Sometimes I am left speechless after concerts. Sometimes I am left wanting to write infinite words. Usually it is a healthy median. In the case of the concert by Splinter Reeds, a reed quintet from the Bay Area, it was the second scenario. As I began this column less than an hour after the end of the performance, I could already feel my thoughts getting ahead of themselves, wanting to spill out onto the page in pure poeticism while I was doing my best to knead and sculpt the ensemble’s dense and diverse sonic palette into cohesive sentences that hopefully come close to reflecting what I heard and felt. It is an exciting process, but each moment is fleeting and buzzes in and out of mind, making capturing them difficult. After doing my best to preserve these thoughts by means of an initial few sentences, I can go back to my review now, having digested the concert a bit more a few days after the concert.
This was a unique concert for me to attend. As much as I enjoy most contemporary composed music I am shown, I am not in that world—the world so many of my friends are deeply immersed in—and I feel like there is no way for me to catch up. By going to concerts like these, I feel like I am trying to enter a world I need more background in, but the only way to get that background is to listen. It’s a strange paradox and while I am usually a bit nervous, albeit excited, I pretty much always leave these concerts fulfilled and with a renewed interest. Seeing Splinter Reeds in Harper Hall on Wednesday, Oct. 19, did exactly that.
It is rare for me to be so engaged throughout a whole program of composed music—there was little to no improvisation—but the conviction that each of the five musicians had playing five very different compositions was powerful as they gave it their all, electrifying and personalizing the notations in front of them. A definite highlight of the program was “3 Songs, 3 Interludes,” composed by their friend Erik Deluca. The piece, which incorporated ambient noise from the quintet’s phones in glasses and vocals in addition to their typical instrumentation, explored themes of love and relationships in a poetic and melancholic way. Deluca also pulled from a diverse palette of styles and compositional techniques, blending dreamy instrumental harmonies with repetitive and simple singing, artfully blurring the lines between playing through an instrument and expressing sentiments vocally. From the instrumental to the vocal, “3 Songs, 3 Interludes” never failed to resonate as a purely human piece, rich with emotion.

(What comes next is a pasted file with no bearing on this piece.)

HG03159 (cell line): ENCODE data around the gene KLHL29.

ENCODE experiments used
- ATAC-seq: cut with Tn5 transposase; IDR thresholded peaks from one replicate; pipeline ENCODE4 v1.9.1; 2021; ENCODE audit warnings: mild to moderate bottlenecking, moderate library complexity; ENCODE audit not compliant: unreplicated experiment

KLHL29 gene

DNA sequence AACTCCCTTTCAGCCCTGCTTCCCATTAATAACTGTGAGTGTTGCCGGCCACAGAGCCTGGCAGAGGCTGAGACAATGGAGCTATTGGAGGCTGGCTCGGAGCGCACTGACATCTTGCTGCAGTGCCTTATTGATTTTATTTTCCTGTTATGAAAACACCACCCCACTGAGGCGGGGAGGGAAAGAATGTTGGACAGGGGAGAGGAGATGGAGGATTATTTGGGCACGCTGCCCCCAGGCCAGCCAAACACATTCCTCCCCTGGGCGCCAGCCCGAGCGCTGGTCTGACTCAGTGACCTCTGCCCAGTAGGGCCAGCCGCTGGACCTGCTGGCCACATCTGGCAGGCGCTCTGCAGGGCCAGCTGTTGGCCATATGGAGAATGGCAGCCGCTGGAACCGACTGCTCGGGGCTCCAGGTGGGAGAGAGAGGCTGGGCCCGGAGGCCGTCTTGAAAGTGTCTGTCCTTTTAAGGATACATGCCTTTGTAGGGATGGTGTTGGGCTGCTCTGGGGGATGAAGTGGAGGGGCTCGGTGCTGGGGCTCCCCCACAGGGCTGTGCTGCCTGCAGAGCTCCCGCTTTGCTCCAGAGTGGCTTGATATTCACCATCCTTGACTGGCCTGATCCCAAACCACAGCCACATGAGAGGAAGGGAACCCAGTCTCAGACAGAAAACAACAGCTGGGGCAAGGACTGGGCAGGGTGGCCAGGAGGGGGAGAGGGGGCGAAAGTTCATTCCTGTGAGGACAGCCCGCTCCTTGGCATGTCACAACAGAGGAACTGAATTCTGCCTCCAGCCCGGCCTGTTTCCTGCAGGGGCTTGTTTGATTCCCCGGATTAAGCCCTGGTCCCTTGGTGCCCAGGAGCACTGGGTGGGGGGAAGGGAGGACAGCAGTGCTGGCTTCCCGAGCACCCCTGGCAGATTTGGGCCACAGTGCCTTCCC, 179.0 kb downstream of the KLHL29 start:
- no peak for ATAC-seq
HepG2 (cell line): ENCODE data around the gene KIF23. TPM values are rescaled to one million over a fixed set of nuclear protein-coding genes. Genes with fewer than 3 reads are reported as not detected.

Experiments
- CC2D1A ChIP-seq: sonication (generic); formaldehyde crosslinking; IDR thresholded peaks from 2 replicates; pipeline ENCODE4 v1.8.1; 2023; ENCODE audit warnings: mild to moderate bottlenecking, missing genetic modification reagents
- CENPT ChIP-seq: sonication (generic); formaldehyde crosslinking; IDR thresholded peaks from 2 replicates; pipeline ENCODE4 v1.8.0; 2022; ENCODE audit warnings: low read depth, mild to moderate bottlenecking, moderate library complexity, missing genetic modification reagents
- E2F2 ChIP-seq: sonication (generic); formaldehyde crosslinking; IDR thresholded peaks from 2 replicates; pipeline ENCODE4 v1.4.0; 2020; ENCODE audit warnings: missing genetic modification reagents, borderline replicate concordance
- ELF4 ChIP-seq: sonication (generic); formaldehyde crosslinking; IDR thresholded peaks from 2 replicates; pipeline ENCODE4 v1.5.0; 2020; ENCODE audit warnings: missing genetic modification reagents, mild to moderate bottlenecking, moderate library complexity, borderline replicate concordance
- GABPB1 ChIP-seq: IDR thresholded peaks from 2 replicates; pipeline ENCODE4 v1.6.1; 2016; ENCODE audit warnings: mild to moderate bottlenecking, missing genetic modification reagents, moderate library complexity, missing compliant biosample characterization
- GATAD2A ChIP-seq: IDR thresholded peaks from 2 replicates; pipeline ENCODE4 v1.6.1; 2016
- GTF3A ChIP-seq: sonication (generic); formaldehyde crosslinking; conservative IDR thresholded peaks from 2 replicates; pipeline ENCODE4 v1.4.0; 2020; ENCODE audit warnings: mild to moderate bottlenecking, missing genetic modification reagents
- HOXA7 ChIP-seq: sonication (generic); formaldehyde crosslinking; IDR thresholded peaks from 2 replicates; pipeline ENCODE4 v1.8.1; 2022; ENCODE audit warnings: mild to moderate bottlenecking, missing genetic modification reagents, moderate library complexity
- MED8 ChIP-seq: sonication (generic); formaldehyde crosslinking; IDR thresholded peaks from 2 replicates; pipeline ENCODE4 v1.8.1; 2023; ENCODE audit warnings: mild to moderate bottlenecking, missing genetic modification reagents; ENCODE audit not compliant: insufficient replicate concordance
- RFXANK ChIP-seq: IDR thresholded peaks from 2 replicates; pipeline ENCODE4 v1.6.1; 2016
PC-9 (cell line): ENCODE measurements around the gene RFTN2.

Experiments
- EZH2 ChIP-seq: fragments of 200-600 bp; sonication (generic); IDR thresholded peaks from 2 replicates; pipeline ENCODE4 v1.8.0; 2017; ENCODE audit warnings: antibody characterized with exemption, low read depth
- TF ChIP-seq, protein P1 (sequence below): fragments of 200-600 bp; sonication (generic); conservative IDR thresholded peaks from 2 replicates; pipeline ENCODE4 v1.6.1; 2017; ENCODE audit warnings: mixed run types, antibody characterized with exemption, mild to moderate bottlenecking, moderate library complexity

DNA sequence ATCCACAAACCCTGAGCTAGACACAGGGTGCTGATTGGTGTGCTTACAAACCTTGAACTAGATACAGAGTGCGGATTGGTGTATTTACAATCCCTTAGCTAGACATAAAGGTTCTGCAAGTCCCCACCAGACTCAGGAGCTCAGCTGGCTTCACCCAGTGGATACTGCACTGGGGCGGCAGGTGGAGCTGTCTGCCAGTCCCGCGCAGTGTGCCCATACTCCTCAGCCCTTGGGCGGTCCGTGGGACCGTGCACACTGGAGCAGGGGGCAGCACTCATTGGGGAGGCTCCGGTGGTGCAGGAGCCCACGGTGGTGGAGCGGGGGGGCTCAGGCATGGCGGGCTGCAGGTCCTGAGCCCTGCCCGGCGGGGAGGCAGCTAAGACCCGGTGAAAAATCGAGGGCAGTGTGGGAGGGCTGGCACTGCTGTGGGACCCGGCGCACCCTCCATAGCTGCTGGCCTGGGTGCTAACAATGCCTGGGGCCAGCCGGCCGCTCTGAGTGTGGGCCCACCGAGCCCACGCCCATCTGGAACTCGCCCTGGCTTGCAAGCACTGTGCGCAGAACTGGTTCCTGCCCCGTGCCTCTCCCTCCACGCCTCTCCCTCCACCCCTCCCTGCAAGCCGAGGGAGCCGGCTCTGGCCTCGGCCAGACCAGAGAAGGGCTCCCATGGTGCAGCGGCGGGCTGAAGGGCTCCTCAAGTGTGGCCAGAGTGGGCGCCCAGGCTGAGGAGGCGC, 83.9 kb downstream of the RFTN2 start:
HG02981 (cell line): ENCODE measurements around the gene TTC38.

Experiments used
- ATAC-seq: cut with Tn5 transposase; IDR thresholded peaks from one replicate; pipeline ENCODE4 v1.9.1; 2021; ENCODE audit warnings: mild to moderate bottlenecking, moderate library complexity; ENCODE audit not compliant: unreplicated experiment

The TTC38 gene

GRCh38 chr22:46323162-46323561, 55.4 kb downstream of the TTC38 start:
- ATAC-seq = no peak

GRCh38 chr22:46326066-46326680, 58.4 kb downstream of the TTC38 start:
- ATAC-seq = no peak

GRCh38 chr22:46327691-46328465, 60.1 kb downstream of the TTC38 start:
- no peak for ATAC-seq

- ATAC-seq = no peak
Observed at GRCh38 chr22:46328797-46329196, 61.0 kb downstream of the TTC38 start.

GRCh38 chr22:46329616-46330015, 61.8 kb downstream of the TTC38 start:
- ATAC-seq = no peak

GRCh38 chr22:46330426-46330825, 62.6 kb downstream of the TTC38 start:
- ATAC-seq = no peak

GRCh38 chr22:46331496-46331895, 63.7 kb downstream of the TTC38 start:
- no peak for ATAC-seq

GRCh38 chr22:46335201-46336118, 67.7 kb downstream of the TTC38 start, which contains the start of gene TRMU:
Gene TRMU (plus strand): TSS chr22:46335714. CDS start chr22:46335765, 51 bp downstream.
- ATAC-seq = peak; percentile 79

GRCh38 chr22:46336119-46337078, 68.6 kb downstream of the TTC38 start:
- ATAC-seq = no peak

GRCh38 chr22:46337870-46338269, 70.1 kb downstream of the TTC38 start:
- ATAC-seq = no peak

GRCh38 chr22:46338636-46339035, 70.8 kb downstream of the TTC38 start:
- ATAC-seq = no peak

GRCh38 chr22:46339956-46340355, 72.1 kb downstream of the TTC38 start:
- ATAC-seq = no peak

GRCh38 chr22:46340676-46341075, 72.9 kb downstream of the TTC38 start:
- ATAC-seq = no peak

While this selection was hands down my favorite and a favorite among several other attendees, a lot of the enjoyment and engagement of the program came from how drastically different the other compositions were. This could be expected, as five different composers were featured, but Splinter Reeds tastefully created a program that brought forth their talents and backgrounds as individuals and an ensemble.
The opener, “Pinched” by Ryan Brown, was a tour de force in layered, bouncy activity, robustly moving forward. As light, rounded notes from the higher three voices flashed like neurons on top, the lower bassoon and bass clarinet interjected with heavy phrases, pulling at the already quivering yet strong main theme. The greatly contrasting “Auditory Scene Analysis II” by Eric Wubbels let the quintet dive into the extremes of their instruments, showcasing the sounds most would deem as “ugly” or “abrasive,” but by focusing on them, Wubbels and Splinter Reeds produced an alluring sonic illusion—much of the acoustic sounds created sounded electronically manipulated, defying the norms of the instruments playing them. Also included in the program was Matthew Shlomowitz’s “Line & Length,” a piece that was constantly spinning out of control and that altered how I listen to music. Shlomowitz, in his notes, shared that he composed the piece by use of “lines of various lengths,” and while this seems too simple—almost comical—it was hard not to take in everything played as minimally that.
Despite the differences each piece and composer had, Splinter Reeds brought the whole program together with exhilarating fervor. The final piece, “Splinter” by Marc Mellits, was a perfect closer, bringing together many of the elements previously heard in the program. Composed of eight short movements with each entitled after a tree, “Splinter” is a sonic exploration of the visual aspects each tree has, and while I could not quite conjure up all of the tree’s images during their respective movements, each transported me with a different soundscape, slowing or freezing time and meditating on the beauty of nature. Splinter Reeds put on quite a dense show that I am still digesting with repeated listens of their record “Got Stung” and deep thinking, and I am eager to further investigate the plethora of contemporary music I do not yet know.